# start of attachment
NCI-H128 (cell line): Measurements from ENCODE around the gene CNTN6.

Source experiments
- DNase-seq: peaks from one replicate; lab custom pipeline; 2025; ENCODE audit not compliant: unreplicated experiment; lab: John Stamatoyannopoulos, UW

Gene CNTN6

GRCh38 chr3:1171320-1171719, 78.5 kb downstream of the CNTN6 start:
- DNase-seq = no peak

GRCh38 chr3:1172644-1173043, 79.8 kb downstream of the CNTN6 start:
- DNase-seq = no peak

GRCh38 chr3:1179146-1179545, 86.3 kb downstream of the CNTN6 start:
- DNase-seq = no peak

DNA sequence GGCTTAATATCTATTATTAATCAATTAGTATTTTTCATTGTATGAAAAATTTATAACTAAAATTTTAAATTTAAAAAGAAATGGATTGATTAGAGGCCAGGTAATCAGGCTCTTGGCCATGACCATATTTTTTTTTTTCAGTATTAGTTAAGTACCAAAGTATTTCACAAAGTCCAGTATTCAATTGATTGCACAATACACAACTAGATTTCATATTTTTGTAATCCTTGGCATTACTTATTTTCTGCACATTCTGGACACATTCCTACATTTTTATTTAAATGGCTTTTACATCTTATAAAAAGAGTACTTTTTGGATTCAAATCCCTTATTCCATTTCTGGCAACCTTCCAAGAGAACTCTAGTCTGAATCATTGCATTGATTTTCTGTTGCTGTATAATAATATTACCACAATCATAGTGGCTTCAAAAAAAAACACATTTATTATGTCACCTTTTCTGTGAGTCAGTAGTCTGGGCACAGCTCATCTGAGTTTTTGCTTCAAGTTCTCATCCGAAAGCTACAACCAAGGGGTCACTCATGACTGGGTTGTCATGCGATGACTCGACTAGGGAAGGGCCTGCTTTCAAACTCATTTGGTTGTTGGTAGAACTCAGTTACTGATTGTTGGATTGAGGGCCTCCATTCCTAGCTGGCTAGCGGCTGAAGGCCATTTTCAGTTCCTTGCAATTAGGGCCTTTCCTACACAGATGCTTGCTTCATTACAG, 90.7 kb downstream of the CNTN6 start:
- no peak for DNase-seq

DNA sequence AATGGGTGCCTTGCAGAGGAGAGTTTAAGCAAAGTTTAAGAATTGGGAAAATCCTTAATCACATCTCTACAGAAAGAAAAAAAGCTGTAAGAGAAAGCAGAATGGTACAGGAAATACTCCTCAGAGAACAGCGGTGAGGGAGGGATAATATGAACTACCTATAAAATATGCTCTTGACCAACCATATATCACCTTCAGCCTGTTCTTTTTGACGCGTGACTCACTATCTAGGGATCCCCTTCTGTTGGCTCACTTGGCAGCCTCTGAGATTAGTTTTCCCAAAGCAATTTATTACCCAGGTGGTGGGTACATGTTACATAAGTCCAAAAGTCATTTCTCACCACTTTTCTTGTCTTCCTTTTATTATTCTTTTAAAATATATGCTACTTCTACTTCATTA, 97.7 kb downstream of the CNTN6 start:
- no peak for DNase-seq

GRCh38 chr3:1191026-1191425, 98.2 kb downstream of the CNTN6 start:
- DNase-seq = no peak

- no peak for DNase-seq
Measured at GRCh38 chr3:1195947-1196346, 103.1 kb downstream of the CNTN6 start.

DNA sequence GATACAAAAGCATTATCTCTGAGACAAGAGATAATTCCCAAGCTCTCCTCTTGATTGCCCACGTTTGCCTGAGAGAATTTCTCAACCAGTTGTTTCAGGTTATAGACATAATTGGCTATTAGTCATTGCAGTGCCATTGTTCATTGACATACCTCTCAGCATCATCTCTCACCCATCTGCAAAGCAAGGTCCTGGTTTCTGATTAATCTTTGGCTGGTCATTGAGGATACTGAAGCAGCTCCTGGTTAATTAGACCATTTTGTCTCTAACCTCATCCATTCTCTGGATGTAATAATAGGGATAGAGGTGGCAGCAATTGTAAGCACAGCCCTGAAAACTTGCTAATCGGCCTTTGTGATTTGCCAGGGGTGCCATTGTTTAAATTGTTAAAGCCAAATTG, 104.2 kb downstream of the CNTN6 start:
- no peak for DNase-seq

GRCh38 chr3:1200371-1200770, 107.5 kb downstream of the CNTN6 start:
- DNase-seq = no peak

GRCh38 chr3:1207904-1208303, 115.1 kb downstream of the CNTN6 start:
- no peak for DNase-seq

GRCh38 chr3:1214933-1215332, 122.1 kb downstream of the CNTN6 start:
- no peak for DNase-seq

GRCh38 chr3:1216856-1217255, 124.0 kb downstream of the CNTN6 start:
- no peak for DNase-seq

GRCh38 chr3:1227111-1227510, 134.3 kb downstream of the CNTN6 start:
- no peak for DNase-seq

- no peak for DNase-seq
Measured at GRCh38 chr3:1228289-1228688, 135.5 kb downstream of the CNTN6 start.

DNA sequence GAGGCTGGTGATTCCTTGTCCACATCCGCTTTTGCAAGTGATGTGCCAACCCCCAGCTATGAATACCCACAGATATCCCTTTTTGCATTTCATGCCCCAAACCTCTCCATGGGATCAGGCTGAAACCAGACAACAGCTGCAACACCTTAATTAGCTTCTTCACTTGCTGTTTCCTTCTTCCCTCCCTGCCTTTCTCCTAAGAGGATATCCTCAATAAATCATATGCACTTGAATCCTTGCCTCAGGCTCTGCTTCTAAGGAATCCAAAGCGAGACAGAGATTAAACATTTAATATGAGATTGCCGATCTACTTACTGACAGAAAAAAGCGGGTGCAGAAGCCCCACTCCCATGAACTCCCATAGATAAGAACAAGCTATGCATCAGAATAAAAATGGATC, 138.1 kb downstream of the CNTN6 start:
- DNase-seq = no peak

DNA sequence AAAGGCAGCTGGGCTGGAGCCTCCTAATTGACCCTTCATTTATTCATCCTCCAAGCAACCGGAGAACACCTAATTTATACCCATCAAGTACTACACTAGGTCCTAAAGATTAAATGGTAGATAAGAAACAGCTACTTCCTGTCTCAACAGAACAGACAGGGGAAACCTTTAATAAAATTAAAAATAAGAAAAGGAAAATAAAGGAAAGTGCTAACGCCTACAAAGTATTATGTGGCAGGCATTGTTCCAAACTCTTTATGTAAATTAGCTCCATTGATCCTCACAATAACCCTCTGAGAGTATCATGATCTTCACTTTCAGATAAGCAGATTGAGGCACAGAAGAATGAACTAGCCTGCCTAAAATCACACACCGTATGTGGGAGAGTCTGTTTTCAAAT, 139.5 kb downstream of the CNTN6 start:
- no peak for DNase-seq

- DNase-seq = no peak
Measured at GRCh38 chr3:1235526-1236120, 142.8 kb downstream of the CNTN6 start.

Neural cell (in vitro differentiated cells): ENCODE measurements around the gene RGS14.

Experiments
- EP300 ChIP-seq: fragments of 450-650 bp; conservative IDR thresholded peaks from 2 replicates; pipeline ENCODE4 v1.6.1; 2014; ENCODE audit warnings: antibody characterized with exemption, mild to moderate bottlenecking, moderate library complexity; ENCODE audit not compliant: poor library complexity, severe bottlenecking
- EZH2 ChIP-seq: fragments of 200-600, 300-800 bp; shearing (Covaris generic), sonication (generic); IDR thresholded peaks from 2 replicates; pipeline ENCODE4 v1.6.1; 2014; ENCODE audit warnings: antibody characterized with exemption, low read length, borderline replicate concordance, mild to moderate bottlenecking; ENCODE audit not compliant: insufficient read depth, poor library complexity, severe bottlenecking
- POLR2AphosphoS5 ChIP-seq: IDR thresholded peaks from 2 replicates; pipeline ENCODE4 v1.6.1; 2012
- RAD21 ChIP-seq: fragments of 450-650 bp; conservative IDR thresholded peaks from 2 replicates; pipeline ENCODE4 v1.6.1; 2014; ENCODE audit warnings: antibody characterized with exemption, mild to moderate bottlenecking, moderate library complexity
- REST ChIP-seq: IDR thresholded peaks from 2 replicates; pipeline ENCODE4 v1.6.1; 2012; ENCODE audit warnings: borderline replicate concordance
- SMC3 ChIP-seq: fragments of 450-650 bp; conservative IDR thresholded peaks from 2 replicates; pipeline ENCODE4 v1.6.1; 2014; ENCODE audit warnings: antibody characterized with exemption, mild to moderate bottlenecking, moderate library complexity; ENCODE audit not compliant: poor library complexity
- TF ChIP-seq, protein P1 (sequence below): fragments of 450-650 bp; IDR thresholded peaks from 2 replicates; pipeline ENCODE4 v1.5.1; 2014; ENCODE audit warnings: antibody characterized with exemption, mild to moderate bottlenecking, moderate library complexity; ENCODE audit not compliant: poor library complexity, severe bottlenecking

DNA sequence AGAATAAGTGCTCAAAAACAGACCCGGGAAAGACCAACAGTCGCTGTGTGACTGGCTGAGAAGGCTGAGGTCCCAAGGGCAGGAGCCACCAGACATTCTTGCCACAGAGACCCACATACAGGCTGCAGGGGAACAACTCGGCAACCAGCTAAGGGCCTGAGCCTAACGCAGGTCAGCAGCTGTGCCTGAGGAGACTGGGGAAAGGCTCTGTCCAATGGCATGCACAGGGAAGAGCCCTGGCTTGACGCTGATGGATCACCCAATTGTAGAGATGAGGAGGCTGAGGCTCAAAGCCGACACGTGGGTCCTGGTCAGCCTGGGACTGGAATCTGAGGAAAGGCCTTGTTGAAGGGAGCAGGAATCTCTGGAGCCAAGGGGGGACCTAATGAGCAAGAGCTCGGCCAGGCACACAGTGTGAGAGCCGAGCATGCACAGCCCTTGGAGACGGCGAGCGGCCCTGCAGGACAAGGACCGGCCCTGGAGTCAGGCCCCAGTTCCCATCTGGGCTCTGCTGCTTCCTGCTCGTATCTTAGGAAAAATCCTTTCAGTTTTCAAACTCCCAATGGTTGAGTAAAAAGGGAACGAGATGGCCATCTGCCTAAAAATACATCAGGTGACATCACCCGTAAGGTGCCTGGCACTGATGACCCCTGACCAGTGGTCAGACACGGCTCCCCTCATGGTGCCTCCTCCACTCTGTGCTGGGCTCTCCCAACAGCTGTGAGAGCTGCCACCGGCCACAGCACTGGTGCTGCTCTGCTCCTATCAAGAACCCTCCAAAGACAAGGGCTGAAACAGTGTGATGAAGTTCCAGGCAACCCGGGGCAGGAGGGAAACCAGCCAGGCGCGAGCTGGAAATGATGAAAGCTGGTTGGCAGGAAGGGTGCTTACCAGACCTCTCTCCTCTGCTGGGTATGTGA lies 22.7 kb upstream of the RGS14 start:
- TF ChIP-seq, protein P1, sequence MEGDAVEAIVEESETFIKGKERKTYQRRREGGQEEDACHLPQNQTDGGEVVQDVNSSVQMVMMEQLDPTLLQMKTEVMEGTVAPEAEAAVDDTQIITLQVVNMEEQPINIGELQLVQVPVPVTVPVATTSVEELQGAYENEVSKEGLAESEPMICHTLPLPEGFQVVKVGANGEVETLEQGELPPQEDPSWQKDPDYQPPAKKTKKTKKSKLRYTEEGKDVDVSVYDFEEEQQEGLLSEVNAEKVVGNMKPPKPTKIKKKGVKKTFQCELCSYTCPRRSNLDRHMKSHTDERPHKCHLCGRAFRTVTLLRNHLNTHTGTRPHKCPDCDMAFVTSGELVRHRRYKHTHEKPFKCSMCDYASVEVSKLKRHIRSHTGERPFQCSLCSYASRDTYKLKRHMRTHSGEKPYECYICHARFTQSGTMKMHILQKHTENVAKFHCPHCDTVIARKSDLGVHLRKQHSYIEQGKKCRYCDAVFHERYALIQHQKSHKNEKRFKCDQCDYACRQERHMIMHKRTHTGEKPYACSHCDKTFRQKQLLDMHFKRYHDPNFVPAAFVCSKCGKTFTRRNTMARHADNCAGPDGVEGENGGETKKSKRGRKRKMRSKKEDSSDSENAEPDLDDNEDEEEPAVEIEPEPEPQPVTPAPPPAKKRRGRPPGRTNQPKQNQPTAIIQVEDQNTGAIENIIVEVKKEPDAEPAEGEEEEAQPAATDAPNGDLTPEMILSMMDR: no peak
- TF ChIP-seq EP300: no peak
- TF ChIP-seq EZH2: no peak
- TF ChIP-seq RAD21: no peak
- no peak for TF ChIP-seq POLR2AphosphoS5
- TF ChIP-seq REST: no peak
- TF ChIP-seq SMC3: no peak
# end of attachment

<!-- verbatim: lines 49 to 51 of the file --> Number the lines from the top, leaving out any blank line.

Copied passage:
- TF ChIP-seq, protein P1, sequence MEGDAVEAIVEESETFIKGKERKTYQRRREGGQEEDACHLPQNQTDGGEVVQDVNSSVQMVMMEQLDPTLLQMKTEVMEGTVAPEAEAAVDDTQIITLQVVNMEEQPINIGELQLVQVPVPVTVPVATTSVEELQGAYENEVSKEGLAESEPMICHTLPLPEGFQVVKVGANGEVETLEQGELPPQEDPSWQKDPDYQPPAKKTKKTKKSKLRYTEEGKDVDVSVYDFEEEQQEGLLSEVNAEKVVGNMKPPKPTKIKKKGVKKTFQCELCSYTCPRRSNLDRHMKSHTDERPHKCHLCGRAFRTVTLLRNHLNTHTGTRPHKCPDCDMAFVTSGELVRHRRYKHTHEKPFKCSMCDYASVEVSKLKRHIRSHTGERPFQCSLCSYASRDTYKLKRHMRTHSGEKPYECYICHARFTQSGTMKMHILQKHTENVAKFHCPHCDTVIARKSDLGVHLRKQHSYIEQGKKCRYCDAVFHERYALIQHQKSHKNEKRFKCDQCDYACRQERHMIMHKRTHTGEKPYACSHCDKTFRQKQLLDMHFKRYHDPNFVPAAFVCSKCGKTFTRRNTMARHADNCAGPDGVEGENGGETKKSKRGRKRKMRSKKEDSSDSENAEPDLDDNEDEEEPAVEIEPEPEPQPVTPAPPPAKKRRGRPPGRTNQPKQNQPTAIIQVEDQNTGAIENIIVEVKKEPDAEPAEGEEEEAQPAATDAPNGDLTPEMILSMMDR: no peak
- TF ChIP-seq EP300: no peak
- TF ChIP-seq EZH2: no peak